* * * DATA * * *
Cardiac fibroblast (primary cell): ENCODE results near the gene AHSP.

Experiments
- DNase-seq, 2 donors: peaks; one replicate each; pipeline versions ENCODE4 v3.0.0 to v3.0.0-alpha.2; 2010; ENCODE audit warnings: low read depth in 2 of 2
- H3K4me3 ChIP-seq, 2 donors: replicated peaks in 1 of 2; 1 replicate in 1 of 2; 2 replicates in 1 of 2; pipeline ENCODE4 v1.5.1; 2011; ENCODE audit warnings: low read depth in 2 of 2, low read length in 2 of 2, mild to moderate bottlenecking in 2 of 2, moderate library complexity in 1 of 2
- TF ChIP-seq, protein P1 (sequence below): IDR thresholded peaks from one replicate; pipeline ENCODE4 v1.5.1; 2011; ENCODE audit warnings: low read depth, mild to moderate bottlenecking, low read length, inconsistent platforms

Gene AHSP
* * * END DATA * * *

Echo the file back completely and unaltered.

Cardiac fibroblast (primary cell): ENCODE results near the gene AHSP.

Experiments
- DNase-seq, 2 donors: peaks; one replicate each; pipeline versions ENCODE4 v3.0.0 to v3.0.0-alpha.2; 2010; ENCODE audit warnings: low read depth in 2 of 2
- H3K4me3 ChIP-seq, 2 donors: replicated peaks in 1 of 2; 1 replicate in 1 of 2; 2 replicates in 1 of 2; pipeline ENCODE4 v1.5.1; 2011; ENCODE audit warnings: low read depth in 2 of 2, low read length in 2 of 2, mild to moderate bottlenecking in 2 of 2, moderate library complexity in 1 of 2
- TF ChIP-seq, protein P1 (sequence below): IDR thresholded peaks from one replicate; pipeline ENCODE4 v1.5.1; 2011; ENCODE audit warnings: low read depth, mild to moderate bottlenecking, low read length, inconsistent platforms

Gene AHSP